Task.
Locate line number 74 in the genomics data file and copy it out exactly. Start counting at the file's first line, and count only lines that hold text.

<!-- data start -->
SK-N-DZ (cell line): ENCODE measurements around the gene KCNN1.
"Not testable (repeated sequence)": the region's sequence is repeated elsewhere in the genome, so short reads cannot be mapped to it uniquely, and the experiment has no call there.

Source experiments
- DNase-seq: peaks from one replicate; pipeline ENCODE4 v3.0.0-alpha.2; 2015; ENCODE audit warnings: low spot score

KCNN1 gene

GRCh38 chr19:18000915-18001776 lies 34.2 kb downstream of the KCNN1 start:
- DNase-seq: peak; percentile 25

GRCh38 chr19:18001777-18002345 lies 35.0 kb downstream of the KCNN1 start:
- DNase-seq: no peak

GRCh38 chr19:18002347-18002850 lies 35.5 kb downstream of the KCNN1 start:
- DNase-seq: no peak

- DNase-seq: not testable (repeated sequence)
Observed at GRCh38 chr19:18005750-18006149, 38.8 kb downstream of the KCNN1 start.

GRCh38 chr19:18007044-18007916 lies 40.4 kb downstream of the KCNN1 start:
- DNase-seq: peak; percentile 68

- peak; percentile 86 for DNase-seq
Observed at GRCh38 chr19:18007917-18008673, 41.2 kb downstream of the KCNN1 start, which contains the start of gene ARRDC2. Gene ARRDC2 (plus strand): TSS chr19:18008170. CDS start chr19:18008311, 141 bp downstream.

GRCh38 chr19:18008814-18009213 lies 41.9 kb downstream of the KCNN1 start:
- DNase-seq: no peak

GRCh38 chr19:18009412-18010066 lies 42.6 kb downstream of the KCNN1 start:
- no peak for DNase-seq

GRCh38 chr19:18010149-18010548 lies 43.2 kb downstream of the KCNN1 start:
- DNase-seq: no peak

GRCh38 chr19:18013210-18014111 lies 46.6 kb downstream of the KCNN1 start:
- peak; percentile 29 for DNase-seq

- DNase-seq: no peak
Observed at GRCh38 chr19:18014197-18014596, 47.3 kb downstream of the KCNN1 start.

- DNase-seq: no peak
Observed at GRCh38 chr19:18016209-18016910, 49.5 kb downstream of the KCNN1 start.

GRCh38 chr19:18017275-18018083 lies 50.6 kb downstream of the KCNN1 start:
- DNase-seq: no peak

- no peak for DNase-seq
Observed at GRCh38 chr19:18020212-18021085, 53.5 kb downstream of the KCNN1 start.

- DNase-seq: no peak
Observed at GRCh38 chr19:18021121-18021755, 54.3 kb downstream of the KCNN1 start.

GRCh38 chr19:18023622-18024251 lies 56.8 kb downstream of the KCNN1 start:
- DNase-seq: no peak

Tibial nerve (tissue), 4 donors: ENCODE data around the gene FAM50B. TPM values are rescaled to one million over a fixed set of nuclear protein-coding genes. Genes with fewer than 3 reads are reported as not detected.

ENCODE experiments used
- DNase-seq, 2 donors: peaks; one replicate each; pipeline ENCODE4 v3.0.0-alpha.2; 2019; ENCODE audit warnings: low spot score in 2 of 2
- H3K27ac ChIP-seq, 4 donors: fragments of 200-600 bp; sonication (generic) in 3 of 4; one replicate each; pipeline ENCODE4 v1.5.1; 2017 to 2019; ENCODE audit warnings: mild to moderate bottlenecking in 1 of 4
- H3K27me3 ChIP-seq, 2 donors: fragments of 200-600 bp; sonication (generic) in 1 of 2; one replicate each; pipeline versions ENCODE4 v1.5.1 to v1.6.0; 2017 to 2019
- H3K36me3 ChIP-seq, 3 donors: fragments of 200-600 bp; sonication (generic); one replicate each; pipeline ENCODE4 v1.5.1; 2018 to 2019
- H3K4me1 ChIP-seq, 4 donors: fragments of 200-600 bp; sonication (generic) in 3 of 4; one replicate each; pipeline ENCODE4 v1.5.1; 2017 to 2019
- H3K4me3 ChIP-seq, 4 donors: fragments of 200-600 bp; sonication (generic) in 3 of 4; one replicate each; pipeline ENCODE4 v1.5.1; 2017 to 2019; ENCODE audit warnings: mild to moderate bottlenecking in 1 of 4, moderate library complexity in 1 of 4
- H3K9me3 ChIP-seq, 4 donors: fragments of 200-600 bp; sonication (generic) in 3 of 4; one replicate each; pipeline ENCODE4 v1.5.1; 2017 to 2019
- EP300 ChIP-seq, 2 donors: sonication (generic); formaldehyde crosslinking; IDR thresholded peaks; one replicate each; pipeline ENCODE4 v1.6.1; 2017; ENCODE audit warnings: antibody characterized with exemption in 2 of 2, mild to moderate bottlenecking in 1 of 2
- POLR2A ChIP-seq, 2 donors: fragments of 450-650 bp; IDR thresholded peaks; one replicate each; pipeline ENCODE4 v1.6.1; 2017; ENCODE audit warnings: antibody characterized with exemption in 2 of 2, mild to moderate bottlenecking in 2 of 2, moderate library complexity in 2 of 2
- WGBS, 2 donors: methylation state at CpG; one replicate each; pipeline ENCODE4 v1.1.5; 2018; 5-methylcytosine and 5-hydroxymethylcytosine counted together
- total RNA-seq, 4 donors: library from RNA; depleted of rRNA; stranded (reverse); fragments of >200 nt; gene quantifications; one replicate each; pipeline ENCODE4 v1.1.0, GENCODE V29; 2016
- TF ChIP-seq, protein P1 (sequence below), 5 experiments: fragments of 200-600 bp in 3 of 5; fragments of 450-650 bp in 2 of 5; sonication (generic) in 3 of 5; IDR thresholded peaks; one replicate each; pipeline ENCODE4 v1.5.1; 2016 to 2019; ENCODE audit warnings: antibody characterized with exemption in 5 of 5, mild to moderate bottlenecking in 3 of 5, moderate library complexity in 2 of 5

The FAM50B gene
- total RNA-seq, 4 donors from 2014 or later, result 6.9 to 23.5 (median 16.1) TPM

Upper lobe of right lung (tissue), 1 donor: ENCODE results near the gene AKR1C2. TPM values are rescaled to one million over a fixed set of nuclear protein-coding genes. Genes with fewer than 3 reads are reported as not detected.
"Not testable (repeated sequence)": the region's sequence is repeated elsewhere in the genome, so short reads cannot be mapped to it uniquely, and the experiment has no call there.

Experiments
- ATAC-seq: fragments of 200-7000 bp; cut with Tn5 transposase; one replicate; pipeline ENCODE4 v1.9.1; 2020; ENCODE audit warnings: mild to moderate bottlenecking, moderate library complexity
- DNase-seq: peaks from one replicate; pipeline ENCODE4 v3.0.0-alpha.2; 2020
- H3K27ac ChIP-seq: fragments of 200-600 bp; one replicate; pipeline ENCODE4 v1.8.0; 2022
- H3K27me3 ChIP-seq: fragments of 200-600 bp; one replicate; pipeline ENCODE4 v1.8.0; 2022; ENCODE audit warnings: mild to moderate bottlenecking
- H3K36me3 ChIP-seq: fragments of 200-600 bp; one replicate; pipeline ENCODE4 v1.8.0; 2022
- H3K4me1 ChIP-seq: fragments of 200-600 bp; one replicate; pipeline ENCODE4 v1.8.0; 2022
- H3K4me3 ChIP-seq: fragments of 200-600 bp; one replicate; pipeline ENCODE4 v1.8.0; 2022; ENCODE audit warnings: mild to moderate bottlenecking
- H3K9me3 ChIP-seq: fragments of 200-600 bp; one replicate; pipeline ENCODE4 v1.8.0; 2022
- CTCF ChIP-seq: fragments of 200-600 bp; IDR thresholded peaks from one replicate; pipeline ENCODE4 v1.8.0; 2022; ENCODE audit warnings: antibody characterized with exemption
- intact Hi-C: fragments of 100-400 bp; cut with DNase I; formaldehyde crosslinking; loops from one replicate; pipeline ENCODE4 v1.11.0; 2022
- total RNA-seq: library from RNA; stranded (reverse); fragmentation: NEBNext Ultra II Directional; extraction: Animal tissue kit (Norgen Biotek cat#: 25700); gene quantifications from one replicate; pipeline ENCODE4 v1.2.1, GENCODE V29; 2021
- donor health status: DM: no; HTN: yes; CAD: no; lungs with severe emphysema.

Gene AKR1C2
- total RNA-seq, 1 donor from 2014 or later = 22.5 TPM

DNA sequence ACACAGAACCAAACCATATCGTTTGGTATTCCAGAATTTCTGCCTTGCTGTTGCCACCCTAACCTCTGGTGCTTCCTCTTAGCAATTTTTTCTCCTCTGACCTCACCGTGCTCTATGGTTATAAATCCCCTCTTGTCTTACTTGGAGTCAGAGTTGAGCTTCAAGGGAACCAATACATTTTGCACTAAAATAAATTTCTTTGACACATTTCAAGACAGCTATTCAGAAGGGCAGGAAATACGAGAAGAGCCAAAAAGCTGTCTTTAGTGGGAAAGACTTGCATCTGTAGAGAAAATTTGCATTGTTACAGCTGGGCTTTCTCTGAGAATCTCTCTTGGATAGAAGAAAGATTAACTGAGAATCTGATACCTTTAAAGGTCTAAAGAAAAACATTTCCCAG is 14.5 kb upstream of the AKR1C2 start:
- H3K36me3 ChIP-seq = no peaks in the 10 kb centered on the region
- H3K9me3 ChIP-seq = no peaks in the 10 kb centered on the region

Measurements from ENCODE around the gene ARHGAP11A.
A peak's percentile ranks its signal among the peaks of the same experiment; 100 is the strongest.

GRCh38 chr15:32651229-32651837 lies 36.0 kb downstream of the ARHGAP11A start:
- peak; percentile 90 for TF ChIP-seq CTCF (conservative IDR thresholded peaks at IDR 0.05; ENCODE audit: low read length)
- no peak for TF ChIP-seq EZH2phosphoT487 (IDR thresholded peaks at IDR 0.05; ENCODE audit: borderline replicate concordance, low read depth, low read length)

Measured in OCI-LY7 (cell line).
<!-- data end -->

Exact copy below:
Measurements from ENCODE around the gene ARHGAP11A.